Citation Analysis Services
I recently wrote a post entitled “Will the Real Scott Wilson Please Stand Up, Please Stand Up” in which I described my initial experiences with the Microsoft Academic Search service. I have to admit that I was impressed by the user interface and how, for example, it depicted links with my co-authors.
Revisiting Microsoft Academic Search
The main limitation with the Microsoft Academic Search service was, I felt, the accuracy of the data and the need to get author buy-in in order that authors could claim their own papers and remove papers incorrectly attributed to them. The information it has about me, for example, suggests that I have published 56 papers, including one dating back to 1979. In fact it should know about 30 of my papers, the earliest of which was published in 1994.
Several weeks ago I edited my publications list to remove papers written by other Brian Kellys. These edits have been accepted and when I sign in I get confirmation of the 38 papers I have confirmed authorship of and the 18 which have been removed from the list. However the wiki-style approach to editing the content means that edits have to be confirmed and this does not appear to have happened. I therefore appear to be claiming more publications that is the case and, possibly, the citation statistics (G-Index=11 and H-Index=6) for my papers may be inaccurately calculated.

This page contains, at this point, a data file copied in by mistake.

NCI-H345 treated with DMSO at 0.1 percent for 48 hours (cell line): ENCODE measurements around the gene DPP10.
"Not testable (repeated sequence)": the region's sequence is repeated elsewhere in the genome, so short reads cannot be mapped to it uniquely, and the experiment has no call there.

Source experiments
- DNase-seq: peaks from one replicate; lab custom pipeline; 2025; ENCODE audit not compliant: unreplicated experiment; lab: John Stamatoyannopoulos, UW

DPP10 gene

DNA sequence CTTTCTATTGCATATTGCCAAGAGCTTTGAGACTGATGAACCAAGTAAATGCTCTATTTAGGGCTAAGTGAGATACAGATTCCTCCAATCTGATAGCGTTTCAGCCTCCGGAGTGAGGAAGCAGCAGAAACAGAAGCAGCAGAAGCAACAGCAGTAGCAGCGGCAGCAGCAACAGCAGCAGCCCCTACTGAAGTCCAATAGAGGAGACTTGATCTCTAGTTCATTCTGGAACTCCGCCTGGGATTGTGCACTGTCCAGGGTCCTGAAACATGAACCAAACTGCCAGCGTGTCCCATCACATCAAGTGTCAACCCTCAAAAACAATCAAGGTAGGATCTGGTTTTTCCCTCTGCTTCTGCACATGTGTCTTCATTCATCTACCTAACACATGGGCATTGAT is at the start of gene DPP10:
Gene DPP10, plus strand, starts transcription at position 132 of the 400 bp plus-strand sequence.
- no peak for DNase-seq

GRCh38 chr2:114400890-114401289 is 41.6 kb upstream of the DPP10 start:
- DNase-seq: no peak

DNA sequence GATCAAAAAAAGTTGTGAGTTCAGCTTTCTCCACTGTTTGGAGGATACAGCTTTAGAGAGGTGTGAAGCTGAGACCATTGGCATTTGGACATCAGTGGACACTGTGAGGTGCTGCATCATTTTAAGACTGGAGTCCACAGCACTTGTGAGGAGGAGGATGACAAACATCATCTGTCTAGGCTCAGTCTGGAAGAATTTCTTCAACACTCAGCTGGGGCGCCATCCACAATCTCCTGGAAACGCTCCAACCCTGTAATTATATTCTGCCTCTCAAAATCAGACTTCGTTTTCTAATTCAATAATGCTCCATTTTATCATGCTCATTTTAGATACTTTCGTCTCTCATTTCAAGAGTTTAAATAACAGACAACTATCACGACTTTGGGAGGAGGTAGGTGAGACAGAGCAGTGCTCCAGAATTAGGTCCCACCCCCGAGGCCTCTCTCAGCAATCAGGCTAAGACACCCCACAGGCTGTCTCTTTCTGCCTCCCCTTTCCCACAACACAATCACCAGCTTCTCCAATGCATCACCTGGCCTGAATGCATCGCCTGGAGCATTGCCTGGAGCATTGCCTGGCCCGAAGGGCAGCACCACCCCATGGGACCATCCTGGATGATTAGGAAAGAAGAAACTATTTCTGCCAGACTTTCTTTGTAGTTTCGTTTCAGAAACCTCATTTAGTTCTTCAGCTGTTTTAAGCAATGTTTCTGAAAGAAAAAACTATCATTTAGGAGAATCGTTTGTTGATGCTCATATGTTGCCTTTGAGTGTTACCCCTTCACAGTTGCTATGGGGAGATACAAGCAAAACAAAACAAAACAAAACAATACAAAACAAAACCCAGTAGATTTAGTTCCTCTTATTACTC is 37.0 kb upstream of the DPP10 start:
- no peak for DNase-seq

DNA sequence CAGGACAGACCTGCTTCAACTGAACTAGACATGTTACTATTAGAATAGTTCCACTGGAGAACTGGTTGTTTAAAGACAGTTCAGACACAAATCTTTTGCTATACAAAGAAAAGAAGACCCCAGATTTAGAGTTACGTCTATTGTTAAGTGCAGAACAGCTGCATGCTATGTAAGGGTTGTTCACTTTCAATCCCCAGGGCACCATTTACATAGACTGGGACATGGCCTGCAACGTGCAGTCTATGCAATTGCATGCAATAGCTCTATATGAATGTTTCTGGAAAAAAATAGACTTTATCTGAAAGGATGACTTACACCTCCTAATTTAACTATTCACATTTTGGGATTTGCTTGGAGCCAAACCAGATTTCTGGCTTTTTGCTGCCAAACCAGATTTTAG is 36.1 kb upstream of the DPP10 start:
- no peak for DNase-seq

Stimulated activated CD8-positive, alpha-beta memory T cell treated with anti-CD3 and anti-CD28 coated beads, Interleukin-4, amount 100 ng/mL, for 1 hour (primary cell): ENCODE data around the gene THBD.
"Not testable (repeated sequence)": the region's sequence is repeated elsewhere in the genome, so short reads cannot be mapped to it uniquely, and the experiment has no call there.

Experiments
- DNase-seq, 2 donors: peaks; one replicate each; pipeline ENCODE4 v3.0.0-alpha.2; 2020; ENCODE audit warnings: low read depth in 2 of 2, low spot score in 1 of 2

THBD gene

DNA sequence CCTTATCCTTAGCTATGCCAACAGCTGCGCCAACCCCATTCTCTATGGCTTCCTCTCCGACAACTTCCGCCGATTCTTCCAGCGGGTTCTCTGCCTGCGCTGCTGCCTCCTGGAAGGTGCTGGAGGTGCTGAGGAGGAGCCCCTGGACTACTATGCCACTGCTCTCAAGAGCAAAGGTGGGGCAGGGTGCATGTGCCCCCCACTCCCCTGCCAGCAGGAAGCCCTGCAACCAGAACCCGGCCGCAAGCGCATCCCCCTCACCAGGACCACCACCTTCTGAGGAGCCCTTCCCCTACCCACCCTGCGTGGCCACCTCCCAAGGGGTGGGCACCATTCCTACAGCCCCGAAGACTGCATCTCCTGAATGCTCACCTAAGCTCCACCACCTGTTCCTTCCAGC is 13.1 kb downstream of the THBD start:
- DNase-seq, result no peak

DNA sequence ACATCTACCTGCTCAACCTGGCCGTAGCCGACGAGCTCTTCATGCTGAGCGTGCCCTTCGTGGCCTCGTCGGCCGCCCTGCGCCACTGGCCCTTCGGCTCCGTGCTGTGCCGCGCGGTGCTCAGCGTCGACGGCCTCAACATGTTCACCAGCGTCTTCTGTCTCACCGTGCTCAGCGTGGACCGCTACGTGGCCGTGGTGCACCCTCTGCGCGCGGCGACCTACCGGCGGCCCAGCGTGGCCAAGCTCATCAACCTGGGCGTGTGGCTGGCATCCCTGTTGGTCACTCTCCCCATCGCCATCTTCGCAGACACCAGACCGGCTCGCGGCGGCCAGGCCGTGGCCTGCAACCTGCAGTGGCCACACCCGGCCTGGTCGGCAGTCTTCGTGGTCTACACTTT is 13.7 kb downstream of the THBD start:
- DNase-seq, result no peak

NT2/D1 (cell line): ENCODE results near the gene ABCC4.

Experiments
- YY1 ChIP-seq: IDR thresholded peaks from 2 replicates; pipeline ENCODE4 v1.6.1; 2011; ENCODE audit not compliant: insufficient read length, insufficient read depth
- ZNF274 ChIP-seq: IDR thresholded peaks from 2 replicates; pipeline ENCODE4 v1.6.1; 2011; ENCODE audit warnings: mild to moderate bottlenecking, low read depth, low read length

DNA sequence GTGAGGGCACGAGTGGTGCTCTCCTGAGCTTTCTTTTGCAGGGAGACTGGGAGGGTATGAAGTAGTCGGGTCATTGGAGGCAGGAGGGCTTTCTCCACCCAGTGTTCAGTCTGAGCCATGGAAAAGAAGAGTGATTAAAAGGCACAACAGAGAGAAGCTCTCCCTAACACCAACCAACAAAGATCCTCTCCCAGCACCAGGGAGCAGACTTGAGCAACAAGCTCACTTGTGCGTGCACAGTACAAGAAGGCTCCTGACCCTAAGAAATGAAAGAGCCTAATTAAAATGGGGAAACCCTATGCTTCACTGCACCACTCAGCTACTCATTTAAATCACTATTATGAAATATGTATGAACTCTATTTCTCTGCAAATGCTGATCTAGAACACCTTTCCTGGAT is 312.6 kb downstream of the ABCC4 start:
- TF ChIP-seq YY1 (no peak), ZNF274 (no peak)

Google Scholar Citations
Whenever I come across a new service which appears to provide value I am also interested in seeing if there are alternative offerings. In part this is to ensure that I don’t find myself being locked into a single vendor. But in addition it can also help to see how other providers address the same area. As the Microsoft Academic Search service is based on harvesting metadata about papers hosted on institutional repositories, publishers Web sites and similar resources we should expect to see similar competing services. I was therefore pleased when I received an email last week which announced that the Google Scholar Citations service, which I had signed up to during the beta testing, had been opened as a public service.
A post was published on the Google Scholar blog on Wednesday 16 November 2011 entitled “Google Scholar Citations Open To All‘ which described how:
You can quickly identify which articles are yours, by selecting one or more groups of articles that are computed statistically. Then, we collect citations to your articles, graph them over time, and compute your citation metrics – the widely used h-index; the i-10 index, which is simply the number of articles with at least ten citations; and, of course, the total number of citations to your articles. Each metric is computed over all citations and also over citations in articles published in the last five years.